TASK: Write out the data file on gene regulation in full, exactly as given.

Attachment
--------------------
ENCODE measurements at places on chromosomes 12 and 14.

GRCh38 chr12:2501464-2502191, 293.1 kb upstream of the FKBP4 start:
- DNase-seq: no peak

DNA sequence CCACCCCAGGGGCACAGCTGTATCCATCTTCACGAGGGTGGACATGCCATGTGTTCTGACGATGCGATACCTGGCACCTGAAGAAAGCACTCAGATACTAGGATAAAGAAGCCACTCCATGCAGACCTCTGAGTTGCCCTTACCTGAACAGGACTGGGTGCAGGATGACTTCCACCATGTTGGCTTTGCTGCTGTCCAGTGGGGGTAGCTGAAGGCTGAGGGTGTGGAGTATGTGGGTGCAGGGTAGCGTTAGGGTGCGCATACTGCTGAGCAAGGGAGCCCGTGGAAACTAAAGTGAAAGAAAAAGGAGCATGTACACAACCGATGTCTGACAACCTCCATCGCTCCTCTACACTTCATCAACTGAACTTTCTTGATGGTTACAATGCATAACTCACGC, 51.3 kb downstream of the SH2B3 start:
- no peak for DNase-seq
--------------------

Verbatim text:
ENCODE measurements at places on chromosomes 12 and 14.

GRCh38 chr12:2501464-2502191, 293.1 kb upstream of the FKBP4 start:
- DNase-seq: no peak

DNA sequence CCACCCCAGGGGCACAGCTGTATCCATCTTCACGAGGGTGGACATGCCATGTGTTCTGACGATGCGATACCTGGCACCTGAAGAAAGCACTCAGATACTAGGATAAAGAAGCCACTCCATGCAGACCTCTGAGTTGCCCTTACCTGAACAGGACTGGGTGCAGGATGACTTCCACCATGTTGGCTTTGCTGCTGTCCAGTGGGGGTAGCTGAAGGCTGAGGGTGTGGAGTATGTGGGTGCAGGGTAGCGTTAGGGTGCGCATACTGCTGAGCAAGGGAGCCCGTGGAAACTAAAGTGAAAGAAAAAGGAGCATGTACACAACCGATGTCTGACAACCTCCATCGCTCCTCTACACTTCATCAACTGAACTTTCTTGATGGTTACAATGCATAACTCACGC, 51.3 kb downstream of the SH2B3 start:
- no peak for DNase-seq